The Seeds of Faith Israel Tour

  • Rev. Francis Neil G. Jalando-on

The writer is currently the director of the Office of Communications of Central Philippine University in Iloilo City. He also serves as the pastoral director of Bacolod Bethany Church and a pulpit pastor of La Carlota Evangelical Church. He has organized a yearly pilgrimage tour to Israel since 2019.


The first Seeds of Faith Israel Tour that I hosted was last 2019. The next tour in 2020 was cancelled due to Covid-19. After waiting for three years, the tour pushed through – on Feb. 19-27.

On Feb. 20, the Seeds of Faith Israel Tour Group composed of 49 pilgrims from various parts of the Philippines arrived at Ben Gurion Airport in Tel Aviv, Israel via Emirates. After clearing the immigration, we met our guide who is popularly known as Israel’s Superguide, Marcos Aviel from Sar-el Agency, the partner of High Light Tours.

By the way, Filipinos do not need a visa to travel to Israel. We are given a 90-day visa-free stay because of a signed bilateral agreement between the Philippines and Israel in 1963. This stems from our vote on Nov. 29, 1947, when the UN General Assembly adopted Resolution 181. Philippine President Manuel Roxas instructed Carlos P. Romulo to cast the crucial vote at the UN to separate Israel from Palestine.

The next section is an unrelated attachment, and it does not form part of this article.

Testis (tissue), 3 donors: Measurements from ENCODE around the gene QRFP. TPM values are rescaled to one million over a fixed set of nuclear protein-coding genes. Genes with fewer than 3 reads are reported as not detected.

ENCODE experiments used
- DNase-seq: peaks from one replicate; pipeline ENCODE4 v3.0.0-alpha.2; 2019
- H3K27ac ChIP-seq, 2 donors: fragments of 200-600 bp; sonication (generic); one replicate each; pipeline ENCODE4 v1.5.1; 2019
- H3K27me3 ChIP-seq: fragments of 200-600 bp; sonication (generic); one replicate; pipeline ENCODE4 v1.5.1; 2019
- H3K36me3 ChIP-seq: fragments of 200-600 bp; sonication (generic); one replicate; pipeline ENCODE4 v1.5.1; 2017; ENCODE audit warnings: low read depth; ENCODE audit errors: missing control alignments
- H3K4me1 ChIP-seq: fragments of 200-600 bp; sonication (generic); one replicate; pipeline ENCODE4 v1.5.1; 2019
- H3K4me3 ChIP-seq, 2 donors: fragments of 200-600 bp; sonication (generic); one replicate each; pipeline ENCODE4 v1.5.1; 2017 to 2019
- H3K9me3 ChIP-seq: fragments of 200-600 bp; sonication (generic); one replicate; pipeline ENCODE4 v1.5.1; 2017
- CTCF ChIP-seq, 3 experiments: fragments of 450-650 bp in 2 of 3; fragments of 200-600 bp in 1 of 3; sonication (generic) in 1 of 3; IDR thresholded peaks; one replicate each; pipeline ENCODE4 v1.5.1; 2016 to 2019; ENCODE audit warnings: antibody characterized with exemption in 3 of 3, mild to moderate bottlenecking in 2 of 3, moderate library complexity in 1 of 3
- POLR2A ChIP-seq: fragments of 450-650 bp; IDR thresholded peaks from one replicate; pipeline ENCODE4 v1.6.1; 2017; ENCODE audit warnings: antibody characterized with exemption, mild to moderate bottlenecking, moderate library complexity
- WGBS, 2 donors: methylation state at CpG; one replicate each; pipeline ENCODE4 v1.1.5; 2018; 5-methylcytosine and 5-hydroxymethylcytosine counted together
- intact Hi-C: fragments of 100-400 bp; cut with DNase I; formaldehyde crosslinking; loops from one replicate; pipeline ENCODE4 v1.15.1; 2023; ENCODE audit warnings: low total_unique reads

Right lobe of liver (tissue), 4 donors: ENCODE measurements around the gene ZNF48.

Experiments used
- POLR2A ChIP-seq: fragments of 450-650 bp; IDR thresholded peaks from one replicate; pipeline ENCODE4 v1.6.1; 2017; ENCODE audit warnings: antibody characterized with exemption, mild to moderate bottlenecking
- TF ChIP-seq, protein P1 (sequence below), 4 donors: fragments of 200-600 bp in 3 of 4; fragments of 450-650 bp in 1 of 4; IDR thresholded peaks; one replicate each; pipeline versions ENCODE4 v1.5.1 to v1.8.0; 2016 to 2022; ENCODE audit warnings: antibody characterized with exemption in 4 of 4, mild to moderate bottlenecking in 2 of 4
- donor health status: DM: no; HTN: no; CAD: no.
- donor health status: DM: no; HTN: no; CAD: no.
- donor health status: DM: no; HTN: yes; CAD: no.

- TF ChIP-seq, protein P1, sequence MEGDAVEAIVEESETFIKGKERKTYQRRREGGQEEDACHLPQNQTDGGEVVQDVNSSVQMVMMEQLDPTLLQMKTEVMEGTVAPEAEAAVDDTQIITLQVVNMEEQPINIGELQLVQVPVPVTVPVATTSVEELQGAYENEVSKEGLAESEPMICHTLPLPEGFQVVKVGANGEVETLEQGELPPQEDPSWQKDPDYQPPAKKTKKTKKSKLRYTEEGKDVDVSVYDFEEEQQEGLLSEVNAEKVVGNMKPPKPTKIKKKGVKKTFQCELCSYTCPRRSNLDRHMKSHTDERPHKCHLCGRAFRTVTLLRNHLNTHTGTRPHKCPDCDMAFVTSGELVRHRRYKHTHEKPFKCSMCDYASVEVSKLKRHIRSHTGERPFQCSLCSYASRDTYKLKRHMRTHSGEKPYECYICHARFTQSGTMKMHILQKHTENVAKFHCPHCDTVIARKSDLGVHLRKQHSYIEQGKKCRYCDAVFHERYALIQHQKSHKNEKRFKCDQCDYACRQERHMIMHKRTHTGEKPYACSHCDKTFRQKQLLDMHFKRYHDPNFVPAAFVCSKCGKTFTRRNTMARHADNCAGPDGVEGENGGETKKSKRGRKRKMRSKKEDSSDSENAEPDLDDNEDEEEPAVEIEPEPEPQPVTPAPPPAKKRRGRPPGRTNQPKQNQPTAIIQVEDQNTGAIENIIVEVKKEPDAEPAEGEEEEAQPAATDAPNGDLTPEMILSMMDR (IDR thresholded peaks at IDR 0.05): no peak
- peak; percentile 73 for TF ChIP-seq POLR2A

The Philippines was the only Asian country to support the creation of the state of Israel.

At the start of World War II, our country also gave sanctuary to Jewish refugees who fled Europe.

Day 1

Our first stop was the ancient port city of Jaffa, also known as Joppa. This city is mentioned in the Bible as the place where Jonah set sail before being swallowed by a great fish. We visited the house of Simon the Tanner beside the sea where Peter stayed and had a vision that led to the spread of Christianity to the Gentiles.

Along the narrow streets of the old city of Jaffa are picturesque houses, and ancient buildings that have been preserved for centuries. We walked through the winding alleyways of the old city, admiring the beautiful architecture and the stunning views of the Mediterranean Sea.

We then made our way to Caesarea Maritima, an ancient Roman city on the coast of the Mediterranean Sea. We visited the impressive aqueduct, which was built to transport water from the nearby hills of Mt. Carmel to the city. We had the opportunity to dip our toes in the cool waters of the Mediterranean Sea and climbed up the ancient stones of the aqueduct.

–         A modern synagogue inside the Western Wall Tunnel which dates back 2,000 years ago

Caesarea Maritima was originally built by King Herod the Great during the time when Rome occupied Israel. We marveled at the well-preserved ruins which gave us a glimpse into the life of the people who lived in the city over two thousand years ago.